5. Eat Where The Locals Eat

Not only is it cheaper to eat where the locals eat, but it’s often much more authentic and gives you a great opportunity to learn the language, try new dishes and to interact with the locals.

6. Have The Right Mindset

Some people are fine with taking one or two vacations a year, others prefer to spend 6 months away or if you’re like me, once you start traveling you’ll stay on the road constantly. There’s no right answer. But whatever you do, you’ll enjoy yourself so much more if you are open-minded and have a fun attitude.

I can clearly remember seeing skinned dogs hanging at a market vendors stall in China. It wasn’t a pleasant sight, but I understand that we have culture differences and instead of letting it bother me, I shrugged it off. There will be many instances like this where you’ll say to yourself “what the heck!”

7. Watch The ATM Fees

Managing cash while traveling is a lot easier now with internet banking, readily available ATM machines and Paypal. I’m guessing you already know how your online banking and Paypal work, so let’s talk about the one area that many newbies get stung with: ATM fees.

Cash withdrawal fees vary with most banks all around the world, and there’s often fees incurred at both ends; your bank and the bank you’re using to withdraw funds from. It can be a wise and cost-effective move to shop around to check what banks in your country charge while using ATM machines overseas.

8. Check Events And Festivals

Some of my most memorable trips in the last 8 years of traveling in Asia we’re visiting events and festivals. From visiting the Sapporo Snow Festival in Japan to the Nationwide Waterfight called “Songkran” in Thailand, there are festivals and events held weekly throughout Asia.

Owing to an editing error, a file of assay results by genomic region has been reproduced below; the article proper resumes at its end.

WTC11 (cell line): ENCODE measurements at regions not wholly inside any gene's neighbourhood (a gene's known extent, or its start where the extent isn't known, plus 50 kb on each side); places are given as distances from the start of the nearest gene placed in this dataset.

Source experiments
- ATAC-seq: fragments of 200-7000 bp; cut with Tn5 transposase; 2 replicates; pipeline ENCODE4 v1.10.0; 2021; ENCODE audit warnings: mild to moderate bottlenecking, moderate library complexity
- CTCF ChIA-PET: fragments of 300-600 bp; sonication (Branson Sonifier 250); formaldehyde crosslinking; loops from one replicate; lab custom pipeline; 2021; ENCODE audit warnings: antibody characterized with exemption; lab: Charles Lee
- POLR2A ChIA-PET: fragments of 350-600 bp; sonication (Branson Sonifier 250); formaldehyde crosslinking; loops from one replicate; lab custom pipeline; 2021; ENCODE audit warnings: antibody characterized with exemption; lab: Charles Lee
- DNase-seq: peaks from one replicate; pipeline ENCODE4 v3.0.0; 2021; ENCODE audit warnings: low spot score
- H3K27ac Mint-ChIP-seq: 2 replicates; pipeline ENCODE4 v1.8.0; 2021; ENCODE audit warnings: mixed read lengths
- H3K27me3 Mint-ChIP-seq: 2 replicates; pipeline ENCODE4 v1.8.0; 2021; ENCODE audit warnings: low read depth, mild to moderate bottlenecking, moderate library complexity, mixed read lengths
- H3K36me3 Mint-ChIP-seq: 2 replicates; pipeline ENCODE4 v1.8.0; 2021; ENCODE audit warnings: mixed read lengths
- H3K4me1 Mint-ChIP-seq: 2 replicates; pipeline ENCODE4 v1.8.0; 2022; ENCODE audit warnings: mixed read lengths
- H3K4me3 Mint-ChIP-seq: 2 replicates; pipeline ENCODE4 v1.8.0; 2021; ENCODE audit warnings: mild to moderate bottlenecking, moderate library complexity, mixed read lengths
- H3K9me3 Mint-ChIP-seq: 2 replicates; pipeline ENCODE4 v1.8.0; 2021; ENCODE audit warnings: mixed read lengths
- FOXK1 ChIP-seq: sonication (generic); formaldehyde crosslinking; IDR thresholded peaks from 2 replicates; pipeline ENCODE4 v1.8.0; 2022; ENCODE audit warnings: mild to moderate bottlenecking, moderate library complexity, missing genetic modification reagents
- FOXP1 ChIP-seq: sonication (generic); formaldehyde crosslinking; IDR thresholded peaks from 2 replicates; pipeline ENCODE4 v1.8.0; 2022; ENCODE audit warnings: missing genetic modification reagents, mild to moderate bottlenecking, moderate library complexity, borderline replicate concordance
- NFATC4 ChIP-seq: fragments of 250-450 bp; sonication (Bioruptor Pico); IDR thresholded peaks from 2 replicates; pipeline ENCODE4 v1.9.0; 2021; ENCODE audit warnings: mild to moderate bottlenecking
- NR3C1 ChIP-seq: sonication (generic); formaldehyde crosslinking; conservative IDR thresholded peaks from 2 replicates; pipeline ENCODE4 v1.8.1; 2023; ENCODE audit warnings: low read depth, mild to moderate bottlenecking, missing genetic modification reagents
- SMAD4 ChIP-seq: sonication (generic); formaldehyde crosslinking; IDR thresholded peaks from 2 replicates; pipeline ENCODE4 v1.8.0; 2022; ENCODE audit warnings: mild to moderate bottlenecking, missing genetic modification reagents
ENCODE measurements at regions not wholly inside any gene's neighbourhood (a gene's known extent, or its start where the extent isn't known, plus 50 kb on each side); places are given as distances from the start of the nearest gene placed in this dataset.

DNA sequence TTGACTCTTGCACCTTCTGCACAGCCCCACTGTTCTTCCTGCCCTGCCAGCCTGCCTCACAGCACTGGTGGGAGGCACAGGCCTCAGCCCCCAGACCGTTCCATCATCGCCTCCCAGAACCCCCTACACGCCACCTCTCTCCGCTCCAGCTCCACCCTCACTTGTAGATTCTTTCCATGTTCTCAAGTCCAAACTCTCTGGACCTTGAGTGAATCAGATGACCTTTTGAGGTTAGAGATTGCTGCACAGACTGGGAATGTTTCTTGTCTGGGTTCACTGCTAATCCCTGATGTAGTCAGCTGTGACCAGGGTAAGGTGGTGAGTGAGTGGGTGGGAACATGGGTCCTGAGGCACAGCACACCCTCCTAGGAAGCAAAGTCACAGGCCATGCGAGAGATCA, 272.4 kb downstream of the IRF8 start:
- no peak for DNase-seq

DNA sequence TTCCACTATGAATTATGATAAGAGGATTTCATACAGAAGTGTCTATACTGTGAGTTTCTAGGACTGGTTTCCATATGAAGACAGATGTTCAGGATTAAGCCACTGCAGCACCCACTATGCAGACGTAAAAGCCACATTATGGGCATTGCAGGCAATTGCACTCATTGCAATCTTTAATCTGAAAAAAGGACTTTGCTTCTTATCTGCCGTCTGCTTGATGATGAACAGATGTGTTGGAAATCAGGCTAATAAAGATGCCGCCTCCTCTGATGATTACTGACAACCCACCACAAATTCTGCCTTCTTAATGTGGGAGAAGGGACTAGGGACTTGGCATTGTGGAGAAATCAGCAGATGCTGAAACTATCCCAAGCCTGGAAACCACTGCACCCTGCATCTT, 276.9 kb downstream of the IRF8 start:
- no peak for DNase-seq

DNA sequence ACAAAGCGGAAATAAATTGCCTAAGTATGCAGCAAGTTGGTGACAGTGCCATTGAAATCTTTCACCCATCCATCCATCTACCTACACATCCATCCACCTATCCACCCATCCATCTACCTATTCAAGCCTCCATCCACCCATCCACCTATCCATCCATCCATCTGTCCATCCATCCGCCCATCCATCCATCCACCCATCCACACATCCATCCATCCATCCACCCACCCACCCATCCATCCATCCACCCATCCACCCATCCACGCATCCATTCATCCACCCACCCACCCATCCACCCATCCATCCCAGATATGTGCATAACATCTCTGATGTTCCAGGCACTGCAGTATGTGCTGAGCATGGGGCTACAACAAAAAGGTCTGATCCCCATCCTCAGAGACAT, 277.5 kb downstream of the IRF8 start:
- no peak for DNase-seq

With so many low cost airlines in the Asia pacific region, most places that hold the big events and festivals are easily accessible and if booked in advance, are very affordable.

9. Shared Working Spaces

To accommodate the increase of travelers who work at the same time, Asia has seen many shared working spaces sprung up over the last few years. Most offer excellent facilities including fast internet, comfortable working stations, business centers and snacks/drinks. Most are extremely affordable and don’t require any long contracts, with many of them having daily rates. These shared working spaces are not only great for getting some work done, but also provide an opportunity to network with like-minded people.

10. Dedication

There is a side to working while traveling that requires a lot of dedication. You’ll have times when friends invite you out for day trips, yet a major client issue has just arrived in your inbox so you’ll need decline the offer. You need to be disciplined and put business before fun in order to sustain this lifestyle long term. It’s true… while I get to move around and have a lot of fun everyday, I do generally work longer hours than my friends at home in 9-5 jobs. Is it worth it? Hell yes.